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July 8

The Times-News of Hendersonville on coal ash spill cleanup:

When the N.C. Legislature adjourned last week, it was no surprise that lawmakers gave Duke Energy a pass on having to fully clean up coal ash lagoons across the state. The glare of publicity that followed the massive 2014 coal ash spill has long faded, eclipsed by other news such as the transgender bathroom law debacle and North Carolina’s status as a swing state in the presidential race.

Yet the problem of toxic coal ash promises to outlive those headlines.

It took more than 50 years for the state to accumulate the 108 million tons of toxic ash stored in 32 open pits at 14 Duke Energy sites across the state. The question before the public now is whether the bill the General Assembly approved last week will be adequate to clean up the mess.

The bill will allow Duke to cap half of its coal ponds with the sludge in place instead of excavating and moving it to lined storage pits as originally required. It also calls for neighbors of coal-fired powered plants with leaking coal ash ponds to be connected to clean water supplies by fall 2018, and requires Duke to build three facilities to process coal ash into concrete or other reuse.

N.C. Rep. Chuck McGrady, R-Henderson, a veteran environmental advocate, worked with Senate leadership to craft the legislation but ended up voting against it.

“The bill was good in that it provided water to households adjoining the coal ash basins and had a strong provision dealing with beneficial reuse of coal ash,” McGrady said in his constituent newsletter. “The bill was unsatisfactory, in my opinion, because it will result in all of the largest coal ash basins being classified as low risk and likely capped in the place. Having no confidence in the Department of Environment Quality, I voted against the bill, although it passed by a vote of 82-32.”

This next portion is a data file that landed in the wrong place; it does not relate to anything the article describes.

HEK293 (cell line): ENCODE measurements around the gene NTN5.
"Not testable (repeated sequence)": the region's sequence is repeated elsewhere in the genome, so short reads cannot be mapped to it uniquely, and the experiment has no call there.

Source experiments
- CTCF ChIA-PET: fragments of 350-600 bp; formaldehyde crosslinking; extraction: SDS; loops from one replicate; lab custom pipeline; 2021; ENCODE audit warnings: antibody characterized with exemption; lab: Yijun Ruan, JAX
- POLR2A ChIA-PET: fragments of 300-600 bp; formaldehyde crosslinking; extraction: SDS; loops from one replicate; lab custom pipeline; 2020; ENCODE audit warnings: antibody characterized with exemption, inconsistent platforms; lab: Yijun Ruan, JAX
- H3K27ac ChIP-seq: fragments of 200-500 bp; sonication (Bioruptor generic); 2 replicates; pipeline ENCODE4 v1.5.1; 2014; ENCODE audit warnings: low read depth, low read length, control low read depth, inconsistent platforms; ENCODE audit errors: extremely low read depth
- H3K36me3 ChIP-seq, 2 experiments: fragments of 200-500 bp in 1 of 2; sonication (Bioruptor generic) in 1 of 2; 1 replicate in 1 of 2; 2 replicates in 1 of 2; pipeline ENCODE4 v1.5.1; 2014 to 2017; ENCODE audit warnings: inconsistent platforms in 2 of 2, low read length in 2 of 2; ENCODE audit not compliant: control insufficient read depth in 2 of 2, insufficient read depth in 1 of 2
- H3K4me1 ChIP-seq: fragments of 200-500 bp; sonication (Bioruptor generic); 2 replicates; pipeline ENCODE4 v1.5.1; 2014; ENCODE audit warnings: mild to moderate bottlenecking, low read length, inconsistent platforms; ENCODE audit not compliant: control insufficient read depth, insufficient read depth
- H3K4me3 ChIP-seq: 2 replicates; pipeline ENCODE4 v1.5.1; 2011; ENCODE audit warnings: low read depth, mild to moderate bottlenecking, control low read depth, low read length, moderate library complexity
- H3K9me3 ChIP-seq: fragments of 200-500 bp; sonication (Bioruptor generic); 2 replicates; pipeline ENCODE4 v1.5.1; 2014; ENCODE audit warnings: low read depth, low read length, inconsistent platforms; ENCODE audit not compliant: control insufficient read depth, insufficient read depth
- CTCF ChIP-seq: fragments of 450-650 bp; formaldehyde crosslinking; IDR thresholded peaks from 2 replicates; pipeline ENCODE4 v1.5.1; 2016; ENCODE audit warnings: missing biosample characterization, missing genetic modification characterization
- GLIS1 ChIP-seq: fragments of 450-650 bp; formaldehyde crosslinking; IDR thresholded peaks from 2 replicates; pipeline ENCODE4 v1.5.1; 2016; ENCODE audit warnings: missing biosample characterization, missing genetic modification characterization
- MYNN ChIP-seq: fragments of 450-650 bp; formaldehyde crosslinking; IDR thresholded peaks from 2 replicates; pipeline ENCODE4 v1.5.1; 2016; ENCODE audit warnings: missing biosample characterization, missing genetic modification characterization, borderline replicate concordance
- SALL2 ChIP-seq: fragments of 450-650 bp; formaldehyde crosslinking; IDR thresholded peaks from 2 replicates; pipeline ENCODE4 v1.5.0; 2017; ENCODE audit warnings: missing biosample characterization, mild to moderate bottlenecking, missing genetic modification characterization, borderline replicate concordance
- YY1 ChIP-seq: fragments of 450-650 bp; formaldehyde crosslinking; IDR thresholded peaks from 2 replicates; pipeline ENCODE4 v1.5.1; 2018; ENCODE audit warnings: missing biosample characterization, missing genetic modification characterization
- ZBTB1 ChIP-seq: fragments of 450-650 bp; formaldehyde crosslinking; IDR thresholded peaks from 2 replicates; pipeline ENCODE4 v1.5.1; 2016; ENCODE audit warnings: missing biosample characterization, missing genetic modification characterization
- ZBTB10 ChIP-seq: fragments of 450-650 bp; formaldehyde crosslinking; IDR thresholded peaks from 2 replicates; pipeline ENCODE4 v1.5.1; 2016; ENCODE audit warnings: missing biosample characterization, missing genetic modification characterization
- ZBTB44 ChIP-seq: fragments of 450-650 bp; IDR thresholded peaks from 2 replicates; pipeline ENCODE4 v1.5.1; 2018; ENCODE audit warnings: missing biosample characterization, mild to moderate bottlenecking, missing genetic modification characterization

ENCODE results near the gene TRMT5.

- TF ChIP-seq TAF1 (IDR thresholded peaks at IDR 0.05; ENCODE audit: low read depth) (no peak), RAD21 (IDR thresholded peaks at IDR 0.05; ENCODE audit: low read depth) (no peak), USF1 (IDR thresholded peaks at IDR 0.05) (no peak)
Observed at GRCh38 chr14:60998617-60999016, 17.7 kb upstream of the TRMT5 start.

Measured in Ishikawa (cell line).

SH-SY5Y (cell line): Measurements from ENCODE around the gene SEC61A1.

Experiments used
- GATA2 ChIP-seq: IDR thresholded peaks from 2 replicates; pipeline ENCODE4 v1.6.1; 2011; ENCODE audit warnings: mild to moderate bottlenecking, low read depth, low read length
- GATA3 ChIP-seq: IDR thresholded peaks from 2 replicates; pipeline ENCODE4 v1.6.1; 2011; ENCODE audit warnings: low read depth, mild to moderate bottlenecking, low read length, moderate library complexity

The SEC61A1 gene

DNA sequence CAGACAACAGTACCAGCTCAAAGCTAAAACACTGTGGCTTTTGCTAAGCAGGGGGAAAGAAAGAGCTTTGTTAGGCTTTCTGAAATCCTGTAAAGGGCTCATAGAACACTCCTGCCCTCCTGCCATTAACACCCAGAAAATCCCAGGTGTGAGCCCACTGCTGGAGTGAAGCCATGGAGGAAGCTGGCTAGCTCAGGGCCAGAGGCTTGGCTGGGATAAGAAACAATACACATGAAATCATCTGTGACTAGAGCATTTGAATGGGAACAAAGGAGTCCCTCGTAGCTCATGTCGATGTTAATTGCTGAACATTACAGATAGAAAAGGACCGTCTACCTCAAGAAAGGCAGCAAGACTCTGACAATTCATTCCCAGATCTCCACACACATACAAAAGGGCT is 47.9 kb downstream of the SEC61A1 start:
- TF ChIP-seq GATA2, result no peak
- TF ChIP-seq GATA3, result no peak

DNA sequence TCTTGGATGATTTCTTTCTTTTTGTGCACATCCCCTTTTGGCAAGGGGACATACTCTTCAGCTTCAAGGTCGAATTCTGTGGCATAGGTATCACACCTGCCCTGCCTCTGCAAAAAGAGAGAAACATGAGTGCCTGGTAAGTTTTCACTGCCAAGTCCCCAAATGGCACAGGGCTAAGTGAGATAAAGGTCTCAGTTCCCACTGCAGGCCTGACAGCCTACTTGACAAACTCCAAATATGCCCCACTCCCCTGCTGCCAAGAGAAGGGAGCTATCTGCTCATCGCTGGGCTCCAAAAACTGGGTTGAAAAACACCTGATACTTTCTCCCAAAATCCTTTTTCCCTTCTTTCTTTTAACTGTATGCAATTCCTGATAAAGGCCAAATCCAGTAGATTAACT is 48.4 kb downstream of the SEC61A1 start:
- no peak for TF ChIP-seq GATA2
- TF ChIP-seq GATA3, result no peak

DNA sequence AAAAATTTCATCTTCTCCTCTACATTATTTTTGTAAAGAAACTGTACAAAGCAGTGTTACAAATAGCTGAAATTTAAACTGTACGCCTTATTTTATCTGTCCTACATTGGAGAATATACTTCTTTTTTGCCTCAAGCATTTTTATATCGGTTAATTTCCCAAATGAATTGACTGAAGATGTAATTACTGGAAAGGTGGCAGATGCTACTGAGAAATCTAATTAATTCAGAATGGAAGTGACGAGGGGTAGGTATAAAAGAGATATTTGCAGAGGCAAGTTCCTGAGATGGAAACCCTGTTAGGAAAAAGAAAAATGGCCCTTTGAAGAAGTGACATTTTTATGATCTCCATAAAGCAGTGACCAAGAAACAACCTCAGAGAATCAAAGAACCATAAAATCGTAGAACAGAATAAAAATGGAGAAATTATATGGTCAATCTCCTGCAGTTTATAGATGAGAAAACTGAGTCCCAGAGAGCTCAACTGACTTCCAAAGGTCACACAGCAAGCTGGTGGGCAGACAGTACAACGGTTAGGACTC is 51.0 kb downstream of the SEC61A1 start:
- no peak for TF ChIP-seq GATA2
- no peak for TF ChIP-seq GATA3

McGrady helped craft an earlier version that would have re-established an independent commission to oversee disposal of coal ash. That was dropped from the final bill because legislators did not want another legal showdown with Gov. Pat McCrory, who had fought in court against a legislative panel.

Allowing Duke to cap coal lagoons in place and pipe clean drinking water to neighbors is sure to be less expensive than excavating all 32 lagoons. The nation’s largest utility had estimated that would cost up to $10 billion and wants to pass those costs on to ratepayers.

The Department of Environmental Quality in May determined that all coal ash ponds should be excavated by 2024 to comply the state’s 2014 coal ash law, passed after a catastrophic coal sludge spill into the Dan River. Both the bureaucrats and Duke pushed to change the law to allow for less costly options.

With a governor who worked 28 years at Duke and a legislature ready to do its bidding, it will be up to advocates and the public to ensure that the cleanup protects the environment and public health.

Online:

http://www.blueridgenow.com

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July 11

The Winston-Salem Journal on the U.S. National Whitewater Center in Charlotte: